I think writing poetry and creative fiction demands a place in the curriculum for future pastors, and I think I’d find support for this idea from one of my favorite writer/clerics, Frederick Buechner, who gave much to establishing a place for creative writing students at King University in Bristol, Tennessee.

I joyously learned that a former professor of mine wrote a book in his retirement concerning the biblical tales told in the writings of Flannery O’Connor. He has been teaching this subject part-time.

(I’ll get back to that after I’ve finished his book. If you’d like a head start, it’s Passing By the Dragon:  The Biblical Tales of Flannery O’Connor, by J. Ramsey Michaels, Wipf & Stock. 2013.)


Here is a sample example of my devotional writing from the workshop:

“Give It Away”

“When Jesus heard that, he said, “Then there’s only one thing left to do: Sell everything you own and give it away to the poor.”

(Luke 18:22a; The Message)

   As my wife and I approached the entrance of a supermarket, I pulled some bills from my wallet and gave them to her so she could buy a birthday card for our daughter-in-law on our way to the party. We planned separate routes as we entered the store: she would seek the stationery while I dashed up the aisles headed for party nuts and birthday candles.

   “Can you let me have two dollars?” asked an unknown woman standing at the market’s entrance as I nearly bumped into her in my haste.

   I stopped, and my wife walked on. The woman, about as tall as my six feet and not at all disheveled, wore a black T-shirt with the bold white letters of Christ’s Church emblazoned across it.

   “What do you need two dollars for?” I asked, thinking she might be soliciting for her church and swallowing my instinctive “Excuse me,” as we stood nearly face to face.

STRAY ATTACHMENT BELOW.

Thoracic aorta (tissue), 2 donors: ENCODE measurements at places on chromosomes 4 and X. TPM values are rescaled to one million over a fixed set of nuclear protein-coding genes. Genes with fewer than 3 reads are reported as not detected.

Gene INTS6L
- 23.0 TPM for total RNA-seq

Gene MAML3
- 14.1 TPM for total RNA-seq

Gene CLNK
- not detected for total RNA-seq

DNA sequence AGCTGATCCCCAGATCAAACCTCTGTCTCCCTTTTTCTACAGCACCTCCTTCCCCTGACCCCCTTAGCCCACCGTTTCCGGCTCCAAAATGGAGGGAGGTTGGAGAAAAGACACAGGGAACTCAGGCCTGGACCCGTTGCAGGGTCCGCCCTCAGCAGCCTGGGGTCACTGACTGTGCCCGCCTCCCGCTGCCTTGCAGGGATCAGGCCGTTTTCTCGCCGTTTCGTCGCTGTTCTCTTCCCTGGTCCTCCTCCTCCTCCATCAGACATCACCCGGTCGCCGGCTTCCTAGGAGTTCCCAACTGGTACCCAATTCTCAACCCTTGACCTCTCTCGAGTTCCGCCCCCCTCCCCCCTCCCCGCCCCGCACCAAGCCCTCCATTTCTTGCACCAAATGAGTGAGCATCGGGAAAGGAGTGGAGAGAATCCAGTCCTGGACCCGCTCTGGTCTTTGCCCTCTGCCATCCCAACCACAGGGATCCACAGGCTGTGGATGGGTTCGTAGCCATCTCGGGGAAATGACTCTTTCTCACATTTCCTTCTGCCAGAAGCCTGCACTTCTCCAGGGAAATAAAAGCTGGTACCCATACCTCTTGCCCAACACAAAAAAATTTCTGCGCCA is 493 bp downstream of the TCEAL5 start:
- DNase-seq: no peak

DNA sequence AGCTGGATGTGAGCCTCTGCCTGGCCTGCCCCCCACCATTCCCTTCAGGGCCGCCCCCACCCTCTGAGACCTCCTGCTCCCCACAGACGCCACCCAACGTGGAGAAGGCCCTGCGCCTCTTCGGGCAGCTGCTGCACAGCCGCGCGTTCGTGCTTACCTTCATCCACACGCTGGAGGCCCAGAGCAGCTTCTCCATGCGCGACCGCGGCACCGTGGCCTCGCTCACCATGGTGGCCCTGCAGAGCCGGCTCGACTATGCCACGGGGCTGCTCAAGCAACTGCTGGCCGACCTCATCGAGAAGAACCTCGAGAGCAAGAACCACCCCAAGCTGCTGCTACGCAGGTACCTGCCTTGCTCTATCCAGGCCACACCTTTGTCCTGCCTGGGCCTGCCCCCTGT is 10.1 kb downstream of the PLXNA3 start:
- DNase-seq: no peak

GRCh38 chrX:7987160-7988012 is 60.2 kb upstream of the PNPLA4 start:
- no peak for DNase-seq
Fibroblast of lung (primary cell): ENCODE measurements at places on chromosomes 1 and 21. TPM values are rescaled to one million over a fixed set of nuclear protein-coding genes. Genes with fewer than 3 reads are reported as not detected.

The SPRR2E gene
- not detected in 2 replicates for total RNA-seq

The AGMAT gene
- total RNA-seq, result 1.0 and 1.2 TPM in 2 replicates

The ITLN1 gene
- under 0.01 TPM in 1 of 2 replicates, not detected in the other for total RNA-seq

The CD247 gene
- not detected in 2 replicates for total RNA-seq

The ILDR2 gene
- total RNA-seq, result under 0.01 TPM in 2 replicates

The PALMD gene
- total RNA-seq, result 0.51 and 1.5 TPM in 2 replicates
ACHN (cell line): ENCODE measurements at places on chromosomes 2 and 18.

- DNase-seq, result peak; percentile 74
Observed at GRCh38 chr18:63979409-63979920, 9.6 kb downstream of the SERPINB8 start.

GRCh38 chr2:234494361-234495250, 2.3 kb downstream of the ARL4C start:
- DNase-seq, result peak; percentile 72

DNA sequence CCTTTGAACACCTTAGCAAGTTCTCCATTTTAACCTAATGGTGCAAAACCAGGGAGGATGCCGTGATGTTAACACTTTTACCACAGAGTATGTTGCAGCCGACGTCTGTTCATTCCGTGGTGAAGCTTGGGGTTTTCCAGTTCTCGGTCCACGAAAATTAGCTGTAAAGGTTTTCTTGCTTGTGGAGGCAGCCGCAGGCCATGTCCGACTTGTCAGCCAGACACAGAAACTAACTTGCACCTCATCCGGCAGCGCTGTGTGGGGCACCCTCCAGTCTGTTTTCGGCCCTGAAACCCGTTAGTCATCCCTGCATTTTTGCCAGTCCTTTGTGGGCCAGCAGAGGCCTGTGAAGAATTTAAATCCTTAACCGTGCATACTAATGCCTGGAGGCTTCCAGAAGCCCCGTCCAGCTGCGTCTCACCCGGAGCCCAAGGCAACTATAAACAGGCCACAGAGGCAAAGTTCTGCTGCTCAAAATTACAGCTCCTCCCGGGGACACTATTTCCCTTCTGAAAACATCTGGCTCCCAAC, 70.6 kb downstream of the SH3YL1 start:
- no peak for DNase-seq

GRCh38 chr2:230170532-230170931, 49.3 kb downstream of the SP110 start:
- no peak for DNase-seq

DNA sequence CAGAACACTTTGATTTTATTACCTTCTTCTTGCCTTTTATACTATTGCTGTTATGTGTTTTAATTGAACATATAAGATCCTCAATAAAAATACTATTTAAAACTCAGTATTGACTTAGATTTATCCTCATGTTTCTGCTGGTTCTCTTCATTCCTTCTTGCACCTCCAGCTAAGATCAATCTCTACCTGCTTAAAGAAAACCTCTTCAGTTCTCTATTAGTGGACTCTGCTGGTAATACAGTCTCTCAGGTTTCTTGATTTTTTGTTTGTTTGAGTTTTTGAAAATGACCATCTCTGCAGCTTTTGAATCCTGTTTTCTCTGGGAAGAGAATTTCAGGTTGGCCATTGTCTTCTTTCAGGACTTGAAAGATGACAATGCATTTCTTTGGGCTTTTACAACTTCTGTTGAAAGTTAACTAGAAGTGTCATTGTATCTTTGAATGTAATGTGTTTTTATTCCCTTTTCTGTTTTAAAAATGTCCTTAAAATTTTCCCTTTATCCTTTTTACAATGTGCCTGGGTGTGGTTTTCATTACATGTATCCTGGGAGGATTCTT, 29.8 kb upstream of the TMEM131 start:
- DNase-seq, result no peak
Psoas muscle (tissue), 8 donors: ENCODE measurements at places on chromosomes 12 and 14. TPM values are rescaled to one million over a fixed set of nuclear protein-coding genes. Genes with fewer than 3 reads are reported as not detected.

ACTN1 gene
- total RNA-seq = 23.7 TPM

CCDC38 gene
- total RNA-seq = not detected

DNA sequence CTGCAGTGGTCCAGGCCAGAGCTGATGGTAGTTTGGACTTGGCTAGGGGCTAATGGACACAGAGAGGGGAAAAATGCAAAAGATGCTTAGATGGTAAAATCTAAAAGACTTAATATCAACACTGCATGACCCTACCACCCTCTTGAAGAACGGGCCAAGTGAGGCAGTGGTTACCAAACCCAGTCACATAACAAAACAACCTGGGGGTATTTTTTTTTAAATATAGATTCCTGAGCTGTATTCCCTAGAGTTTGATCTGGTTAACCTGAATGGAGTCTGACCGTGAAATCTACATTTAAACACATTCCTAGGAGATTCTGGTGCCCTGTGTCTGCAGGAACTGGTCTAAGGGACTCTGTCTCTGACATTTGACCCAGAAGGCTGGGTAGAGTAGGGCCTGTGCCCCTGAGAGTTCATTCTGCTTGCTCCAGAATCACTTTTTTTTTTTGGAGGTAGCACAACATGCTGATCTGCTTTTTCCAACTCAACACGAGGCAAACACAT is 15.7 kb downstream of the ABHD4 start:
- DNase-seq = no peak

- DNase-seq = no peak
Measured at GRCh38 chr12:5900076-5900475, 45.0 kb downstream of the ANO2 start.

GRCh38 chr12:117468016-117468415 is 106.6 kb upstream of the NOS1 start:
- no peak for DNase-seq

“I’m going down to Sander’s to get something to eat,” she said.

   I slid two dollars from my billfold, handed them to her and asked, brazenly sounding like an interrogator, “Where is Christ’s Church?”

   Unspoken was my judging thought, “Why don’t you go to your church for aid?”

   I never actually heard her response, but my sudden thought staggered me: “I am Christ’s Church.” And then, “Give it away!” I heard my faith say.

   My children at times when we’ve been traveling call me a sucker for anyone soliciting money who hastens between columns of cars halted by a red light. My fatherly retort has been: “We’re not called to judge their need, and I can’t know what they intend to do with the money.”

   I put two bills in the woman’s hand as she said, “God bless you,” and stepped away toward sunlight. I started toward party nuts and birthday candles, mouthing a similar blessing for her, and strode up the aisle still squeezing my billfold.

   “Give it away,” I again heard my faith whisper.